Several excellent studies were released in 2012 highlighting the unprecedented rate of consumer adoption for smartphones and tablets.  The ramp of these technologies—as I’ve written in past posts—is hitting historic levels.  But what exactly is the impact of this growth on the way consumers now use all these devices?  How are habits changing in this new multi-screen, always connected world, where users frequently move across smartphones, tablets, PC’s and TV’s?  An insightful study by Google reveals a whole new range of consumer behaviors that are impacting how marketers and media companies need to think about interacting with users in this new unfolding world.

Today Consumers Move Between Devices to Get Things Done

One striking finding of Google’s multi-screen study is that many activities are rarely limited to just one device.  Nine out of ten consumers are “Sequential Screeners” who use multiple devices to accomplish a goal.  Meaning that if they are booking a flight, researching a new camera or planning a night out on the town, they rarely complete it on only one screen in one sitting.   In addition, 98% of “sequential screeners” start the activity on one device and finish it on another– all in the same day.

Sequential screen on smartphones and tablets is commonAlso, not all activities are equal when it comes to moving from one device to the next. The chart below shows how certain activities- like Social Networking and Online Shopping– are the ones consumers are most likely to be engaged in when sequentially screening:

Smartphone Tablet PC Viewing tasksSearch Is A Key Connector Between Multi-Screen Activities

The study also found that when people use multiple screens sequentially, the “connector” between those sessions– to help them pick up where they left off– is search. 63% have searched on a second device when looking for information, 61% when browsing the internet and 51% when shopping online.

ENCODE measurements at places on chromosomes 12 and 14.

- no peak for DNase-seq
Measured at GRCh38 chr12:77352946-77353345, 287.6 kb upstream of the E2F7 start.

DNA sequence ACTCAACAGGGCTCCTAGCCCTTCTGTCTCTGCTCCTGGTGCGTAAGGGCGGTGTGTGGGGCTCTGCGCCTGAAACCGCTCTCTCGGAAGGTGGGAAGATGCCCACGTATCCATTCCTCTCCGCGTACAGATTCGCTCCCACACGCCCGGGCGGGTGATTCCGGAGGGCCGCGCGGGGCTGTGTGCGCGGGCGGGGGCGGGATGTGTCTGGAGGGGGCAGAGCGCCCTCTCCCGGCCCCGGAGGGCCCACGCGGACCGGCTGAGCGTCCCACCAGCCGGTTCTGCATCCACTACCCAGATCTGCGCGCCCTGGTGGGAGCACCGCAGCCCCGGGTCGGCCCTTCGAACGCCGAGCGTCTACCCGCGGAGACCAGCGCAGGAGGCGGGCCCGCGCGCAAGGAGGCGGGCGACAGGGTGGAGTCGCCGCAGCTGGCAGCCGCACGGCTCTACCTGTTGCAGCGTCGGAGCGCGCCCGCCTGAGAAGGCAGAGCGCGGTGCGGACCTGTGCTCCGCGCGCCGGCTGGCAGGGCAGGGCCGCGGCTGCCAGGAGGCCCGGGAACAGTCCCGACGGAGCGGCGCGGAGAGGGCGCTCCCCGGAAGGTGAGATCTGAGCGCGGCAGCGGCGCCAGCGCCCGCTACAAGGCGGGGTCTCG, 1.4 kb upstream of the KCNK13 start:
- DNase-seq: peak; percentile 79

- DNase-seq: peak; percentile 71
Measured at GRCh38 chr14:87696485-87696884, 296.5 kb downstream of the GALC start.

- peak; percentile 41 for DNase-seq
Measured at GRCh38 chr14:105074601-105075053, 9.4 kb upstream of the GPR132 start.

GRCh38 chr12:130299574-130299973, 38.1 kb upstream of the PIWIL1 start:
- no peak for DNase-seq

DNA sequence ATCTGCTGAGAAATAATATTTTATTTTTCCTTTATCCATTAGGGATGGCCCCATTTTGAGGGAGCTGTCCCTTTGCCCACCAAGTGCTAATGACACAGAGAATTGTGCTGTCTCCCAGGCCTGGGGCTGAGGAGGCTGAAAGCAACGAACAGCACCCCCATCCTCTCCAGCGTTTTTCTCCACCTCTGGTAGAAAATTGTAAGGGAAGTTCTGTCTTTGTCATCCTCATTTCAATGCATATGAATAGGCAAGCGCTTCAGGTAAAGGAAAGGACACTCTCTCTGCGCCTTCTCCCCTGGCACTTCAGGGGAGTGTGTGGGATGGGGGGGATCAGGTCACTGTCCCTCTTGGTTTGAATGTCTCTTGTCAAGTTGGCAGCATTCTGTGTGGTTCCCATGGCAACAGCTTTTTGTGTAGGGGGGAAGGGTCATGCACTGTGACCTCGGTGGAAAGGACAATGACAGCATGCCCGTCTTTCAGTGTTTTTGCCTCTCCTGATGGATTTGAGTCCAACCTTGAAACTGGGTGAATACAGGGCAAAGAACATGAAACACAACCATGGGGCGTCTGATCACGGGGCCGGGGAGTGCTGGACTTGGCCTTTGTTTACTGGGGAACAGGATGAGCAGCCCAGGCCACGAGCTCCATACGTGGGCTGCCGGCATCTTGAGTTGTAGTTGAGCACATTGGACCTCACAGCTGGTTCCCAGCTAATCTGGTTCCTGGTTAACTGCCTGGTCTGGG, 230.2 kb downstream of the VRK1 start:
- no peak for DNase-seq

the role of search across devicesWe Are A World Of Multi-Taskers, Using Multiple Screens At Once

In addition to using screens sequentially, it also turns out we spend a lot of time using more then one screen at the same time. For example, 77% of the time consumers are watching TV, they are in fact also using another device. 78% of this simultaneous use is multi-tasking, but it turns out 22% is “complimentary”- meaning that what is viewed on one device, can trigger behavior on another. Watching The Grammy Awards on TV can spur a user to use their mobile phone to comment on Twitter. Seeing a familiar actress on a series can prompt a laptop search of IMDB to check out her other shows. Other interesting combinations are emerging, like researching a restaurant on a laptop, then searching for its location on a smartphone in Google maps to find later.

MultiScreen usage simultaneouslySmartphones Are Now The Core Of Our Daily Media Engagement

Because they are almost always with us, Smartphones have the highest rates of engagement during the day, and most often serve as the starting point for tasks and activities that we do across multiple screens. They are a hub for information searches, shopping, travel planning, managing finances and social networking. In many cases these tasks are then continued on a PC, but increasingly the tablet is the next sequential device for activities like social networking or watching videos.

smartphone is most common starting place for online activitiesThe Take-Away? Marketers and Publishers Need To Build Their Strategies Around The New Multi-Screen Reality

One of the clear implications of all this is that the rapidly evolving interplay between how consumers use all these devices is far more complicated then most marketers understand.  Consumers juggle these four screens in many ways throughout the day depending on the activity they’re engaged in and what they are trying to get done.  Targeting ads to these devices individually, without a deeper understanding of how they are all inter-connected throughout the day, means a major missed opportunity. In addition, given that smartphones are often the starting point for content consumption– which then continues across larger screens- publishers and site designers need to understand the importance of creating web experiences that they work seamlessly across these varied formats. And finally, web companies need to understand that sequential usage means it’s important to let users save their progress between devices- whether via shopping carts, email sign-in, or widgets that enable consumers to send a progress email back to themselves to pick up where they were. All in all, this explosion of devices is quickly changing the world as we knew it, and you’ll need to pay close attention to make sure you don’t get left behind….